These last few weeks have brought one crisis after another: The Pittsburgh massacre. Israel at the brink of war with Hamas. The tragic mass shooting in Thousand Oaks. Deadly wildfires in California.

It’s no wonder that a sense of precariousness feels like the new norm.

Recognizing that so many are still grieving and have a long road to rebuild and heal, we can — even now — find reasons to be grateful.

To start, there’s the stunning heroism of the firefighters, police, and other first responders, and the compassion of everyday people who opened their homes and hearts to strangers. There’s the uplifting kindness of the local Islamic center in Pittsburgh offering to stand guard at neighborhood synagogues. There’s Monsignor Kevin Sullivan, head of Catholic Charities in New York, coming to my office with a check in hand for Pittsburgh’s victims.

I’m also gratified and inspired to see the Jewish Federation system at work. The Pittsburgh Federation has been and remains the central address in responding to every aspect of the Tree of Life tragedy, working around the clock to heal their wonderfully close-knit community — all while dealing with their own shock and grief. To ease their burden, this week members of our own staff traveled to Pittsburgh to help.

In the wake of the devastating California fires, the Federations there are assessing needs, serving as a crisis center for many of their displaced nonprofit partners, and expanding their social service offerings, including an emergency hotline, counseling, housing assistance, and financial and legal support. To support these efforts, the Sacramento Federation and Los Angeles Federation have opened relief funds.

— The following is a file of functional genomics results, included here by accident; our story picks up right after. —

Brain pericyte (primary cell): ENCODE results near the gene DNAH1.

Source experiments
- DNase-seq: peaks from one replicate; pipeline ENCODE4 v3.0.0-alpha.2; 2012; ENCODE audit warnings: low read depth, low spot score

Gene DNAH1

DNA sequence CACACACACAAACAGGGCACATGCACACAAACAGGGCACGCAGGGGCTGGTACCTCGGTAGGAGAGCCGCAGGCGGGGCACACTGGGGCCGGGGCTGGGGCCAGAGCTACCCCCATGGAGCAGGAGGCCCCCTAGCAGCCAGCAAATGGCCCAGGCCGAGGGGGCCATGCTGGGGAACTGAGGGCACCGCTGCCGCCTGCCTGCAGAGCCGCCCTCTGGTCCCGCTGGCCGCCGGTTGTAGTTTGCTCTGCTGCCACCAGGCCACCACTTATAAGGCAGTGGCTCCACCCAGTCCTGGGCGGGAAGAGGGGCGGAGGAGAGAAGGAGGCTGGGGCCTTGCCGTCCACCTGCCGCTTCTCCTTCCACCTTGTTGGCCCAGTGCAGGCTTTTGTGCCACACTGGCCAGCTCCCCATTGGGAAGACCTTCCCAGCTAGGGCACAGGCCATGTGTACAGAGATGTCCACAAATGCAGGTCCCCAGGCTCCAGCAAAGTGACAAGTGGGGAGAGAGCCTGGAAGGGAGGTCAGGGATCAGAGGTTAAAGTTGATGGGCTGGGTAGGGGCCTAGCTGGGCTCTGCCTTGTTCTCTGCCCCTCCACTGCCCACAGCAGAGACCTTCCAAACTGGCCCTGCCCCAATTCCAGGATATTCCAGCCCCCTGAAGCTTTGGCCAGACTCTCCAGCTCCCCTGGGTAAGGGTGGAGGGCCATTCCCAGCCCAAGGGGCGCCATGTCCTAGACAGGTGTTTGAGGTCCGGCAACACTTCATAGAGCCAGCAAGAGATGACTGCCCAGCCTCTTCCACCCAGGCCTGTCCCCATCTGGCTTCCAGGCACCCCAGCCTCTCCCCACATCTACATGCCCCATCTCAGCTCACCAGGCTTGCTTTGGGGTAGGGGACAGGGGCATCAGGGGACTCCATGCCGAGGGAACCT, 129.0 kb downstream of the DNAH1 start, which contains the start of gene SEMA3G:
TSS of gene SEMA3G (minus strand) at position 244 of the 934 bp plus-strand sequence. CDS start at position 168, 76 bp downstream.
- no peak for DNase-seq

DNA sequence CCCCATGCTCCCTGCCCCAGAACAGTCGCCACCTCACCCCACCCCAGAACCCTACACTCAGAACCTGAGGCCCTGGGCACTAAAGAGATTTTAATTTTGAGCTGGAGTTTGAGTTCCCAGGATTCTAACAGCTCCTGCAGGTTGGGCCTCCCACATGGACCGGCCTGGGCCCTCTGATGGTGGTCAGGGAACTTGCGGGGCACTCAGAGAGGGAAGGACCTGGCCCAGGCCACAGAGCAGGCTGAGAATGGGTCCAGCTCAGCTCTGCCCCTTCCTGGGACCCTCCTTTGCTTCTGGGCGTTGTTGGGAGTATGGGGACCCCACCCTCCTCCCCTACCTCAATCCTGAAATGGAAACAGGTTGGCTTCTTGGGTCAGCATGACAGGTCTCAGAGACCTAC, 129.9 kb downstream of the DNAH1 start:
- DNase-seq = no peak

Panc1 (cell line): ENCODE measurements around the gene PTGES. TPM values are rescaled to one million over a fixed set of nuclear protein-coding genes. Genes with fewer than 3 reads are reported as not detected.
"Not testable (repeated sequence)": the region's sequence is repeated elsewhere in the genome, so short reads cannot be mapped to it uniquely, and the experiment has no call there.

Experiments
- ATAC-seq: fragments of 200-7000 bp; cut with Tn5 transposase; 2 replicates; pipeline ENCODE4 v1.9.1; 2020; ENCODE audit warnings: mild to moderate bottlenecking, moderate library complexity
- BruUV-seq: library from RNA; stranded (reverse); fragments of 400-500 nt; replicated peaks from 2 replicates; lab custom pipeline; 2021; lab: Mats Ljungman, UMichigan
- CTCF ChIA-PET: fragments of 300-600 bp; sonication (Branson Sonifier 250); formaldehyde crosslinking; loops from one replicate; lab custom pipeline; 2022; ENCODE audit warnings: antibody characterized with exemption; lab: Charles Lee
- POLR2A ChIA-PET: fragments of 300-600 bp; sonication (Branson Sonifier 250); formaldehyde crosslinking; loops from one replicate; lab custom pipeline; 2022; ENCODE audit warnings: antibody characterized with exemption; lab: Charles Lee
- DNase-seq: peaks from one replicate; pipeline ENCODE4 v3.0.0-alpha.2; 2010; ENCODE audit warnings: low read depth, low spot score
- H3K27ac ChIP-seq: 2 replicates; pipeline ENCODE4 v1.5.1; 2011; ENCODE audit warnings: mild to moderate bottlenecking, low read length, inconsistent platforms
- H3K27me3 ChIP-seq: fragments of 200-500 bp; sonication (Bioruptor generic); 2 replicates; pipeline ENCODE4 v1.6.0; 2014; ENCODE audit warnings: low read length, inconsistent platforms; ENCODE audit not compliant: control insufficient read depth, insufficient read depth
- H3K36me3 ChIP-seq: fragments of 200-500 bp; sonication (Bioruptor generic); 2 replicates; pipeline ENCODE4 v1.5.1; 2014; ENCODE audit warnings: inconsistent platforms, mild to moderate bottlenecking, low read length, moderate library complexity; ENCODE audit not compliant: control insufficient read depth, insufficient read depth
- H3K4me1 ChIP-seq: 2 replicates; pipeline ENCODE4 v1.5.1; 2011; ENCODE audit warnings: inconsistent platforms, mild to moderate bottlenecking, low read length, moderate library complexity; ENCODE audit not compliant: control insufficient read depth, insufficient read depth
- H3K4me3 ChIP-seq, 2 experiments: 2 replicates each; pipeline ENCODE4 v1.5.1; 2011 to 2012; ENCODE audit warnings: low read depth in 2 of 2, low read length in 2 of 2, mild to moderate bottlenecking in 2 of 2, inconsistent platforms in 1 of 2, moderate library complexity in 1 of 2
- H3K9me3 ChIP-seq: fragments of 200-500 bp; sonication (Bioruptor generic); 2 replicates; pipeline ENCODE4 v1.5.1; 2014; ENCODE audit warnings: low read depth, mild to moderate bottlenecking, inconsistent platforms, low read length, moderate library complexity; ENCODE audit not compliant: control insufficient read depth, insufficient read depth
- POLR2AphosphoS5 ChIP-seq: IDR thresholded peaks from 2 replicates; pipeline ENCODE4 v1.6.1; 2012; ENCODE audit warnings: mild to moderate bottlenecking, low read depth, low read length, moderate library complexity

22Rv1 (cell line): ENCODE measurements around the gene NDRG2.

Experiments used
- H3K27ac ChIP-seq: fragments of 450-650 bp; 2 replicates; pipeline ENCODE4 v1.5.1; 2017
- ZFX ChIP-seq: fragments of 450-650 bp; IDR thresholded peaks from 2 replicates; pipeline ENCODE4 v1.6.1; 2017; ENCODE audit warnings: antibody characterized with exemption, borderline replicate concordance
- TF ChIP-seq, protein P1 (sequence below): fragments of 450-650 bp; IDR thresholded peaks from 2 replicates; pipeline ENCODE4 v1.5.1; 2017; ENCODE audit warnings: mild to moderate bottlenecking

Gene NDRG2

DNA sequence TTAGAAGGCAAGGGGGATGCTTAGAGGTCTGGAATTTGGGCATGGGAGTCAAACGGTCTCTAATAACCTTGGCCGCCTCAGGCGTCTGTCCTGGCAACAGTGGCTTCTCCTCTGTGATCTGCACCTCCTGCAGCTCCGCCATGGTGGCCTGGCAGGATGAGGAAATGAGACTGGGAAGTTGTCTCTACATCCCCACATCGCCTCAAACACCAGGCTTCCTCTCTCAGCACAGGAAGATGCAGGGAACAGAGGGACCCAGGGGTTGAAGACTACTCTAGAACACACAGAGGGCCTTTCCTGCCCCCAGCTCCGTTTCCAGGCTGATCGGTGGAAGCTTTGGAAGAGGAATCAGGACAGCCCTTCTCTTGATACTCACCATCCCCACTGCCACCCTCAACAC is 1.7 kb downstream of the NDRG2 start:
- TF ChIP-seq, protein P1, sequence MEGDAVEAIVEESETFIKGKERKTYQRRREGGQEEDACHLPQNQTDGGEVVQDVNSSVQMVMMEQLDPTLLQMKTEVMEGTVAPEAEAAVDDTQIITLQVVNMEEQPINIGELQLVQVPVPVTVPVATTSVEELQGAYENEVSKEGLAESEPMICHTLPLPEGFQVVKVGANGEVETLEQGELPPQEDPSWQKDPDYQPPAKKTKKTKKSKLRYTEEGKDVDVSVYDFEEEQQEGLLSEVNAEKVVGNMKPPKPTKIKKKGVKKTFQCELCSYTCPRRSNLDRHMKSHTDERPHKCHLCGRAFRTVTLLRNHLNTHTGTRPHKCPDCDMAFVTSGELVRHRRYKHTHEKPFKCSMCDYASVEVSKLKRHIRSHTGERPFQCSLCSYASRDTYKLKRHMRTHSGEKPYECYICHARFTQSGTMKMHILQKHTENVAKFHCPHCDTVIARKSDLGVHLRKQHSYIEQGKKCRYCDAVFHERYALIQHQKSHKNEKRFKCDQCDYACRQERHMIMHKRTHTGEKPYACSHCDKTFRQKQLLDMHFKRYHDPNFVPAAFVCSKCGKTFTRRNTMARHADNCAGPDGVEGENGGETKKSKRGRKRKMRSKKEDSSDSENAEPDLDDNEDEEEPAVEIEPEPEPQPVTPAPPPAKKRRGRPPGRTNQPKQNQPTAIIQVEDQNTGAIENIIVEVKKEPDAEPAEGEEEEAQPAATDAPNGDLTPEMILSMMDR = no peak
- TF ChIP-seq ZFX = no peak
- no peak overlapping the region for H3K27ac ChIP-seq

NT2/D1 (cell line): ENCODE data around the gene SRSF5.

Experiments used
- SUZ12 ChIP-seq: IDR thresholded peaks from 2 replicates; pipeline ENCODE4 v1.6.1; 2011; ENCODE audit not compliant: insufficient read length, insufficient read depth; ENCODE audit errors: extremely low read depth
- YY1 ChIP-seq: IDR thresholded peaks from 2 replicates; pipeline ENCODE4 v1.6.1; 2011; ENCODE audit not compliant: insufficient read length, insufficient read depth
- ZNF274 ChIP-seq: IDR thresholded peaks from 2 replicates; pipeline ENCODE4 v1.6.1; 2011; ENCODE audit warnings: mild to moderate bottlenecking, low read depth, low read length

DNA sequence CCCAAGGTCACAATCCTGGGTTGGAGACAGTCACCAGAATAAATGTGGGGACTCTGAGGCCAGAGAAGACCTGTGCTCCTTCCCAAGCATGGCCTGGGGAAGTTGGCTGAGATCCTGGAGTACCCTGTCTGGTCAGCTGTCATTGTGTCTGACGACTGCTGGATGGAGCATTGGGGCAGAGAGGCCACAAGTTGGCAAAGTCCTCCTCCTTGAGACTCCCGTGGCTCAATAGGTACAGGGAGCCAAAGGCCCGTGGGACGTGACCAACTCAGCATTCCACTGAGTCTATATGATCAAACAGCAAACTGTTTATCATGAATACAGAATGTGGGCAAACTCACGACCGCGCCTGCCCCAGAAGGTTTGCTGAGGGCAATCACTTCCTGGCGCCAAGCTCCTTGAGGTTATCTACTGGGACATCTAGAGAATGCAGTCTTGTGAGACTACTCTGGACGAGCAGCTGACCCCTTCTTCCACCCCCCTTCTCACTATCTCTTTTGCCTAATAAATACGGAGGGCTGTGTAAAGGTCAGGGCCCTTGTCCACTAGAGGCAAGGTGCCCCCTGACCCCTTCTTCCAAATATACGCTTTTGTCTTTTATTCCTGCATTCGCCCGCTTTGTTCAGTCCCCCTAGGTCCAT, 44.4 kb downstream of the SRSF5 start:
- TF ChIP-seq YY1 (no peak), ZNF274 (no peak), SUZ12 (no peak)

In Israel last week, our primary overseas partners — the Jewish Agency for Israel and the American Jewish Joint Distribution Committee — were able to jump into action, helping vulnerable populations in the areas under attack. Almost immediately, 19 emergency checks were hand-delivered to the families of those whose homes suffered a direct hit — including the family of a Palestinian contractor who was killed in the living room of the Ashkelon apartment he was staying in. In just 24 hours, the Israel Trauma Coalition, an organization created and supported by UJA, treated over 200 people for trauma. While a full-blown war was averted, the situation remains tense, and the significant social service needs of the community in southern Israel continue.

Let me end with a heartwarming story about another hand-delivered check I received — this one from a longtime UJA friend and volunteer.

Our friend’s 8-year-old granddaughter was attending a birthday sleepover, and the young partygoers decided to open a lemonade stand. After raising an impressive $71 in what is not exactly lemonade weather, the girls spent 45 minutes debating how to spend the money, ultimately deciding to give it to people in need. However, they didn’t know who to give it to. That is, until our friend’s granddaughter declared, “My Grammy works for the greatest charity in the world!” The money, she insisted, should go to UJA. It did.

Girls, we’re very grateful.

Wishing you all a happy and peaceful Thanksgiving filled with gratitude.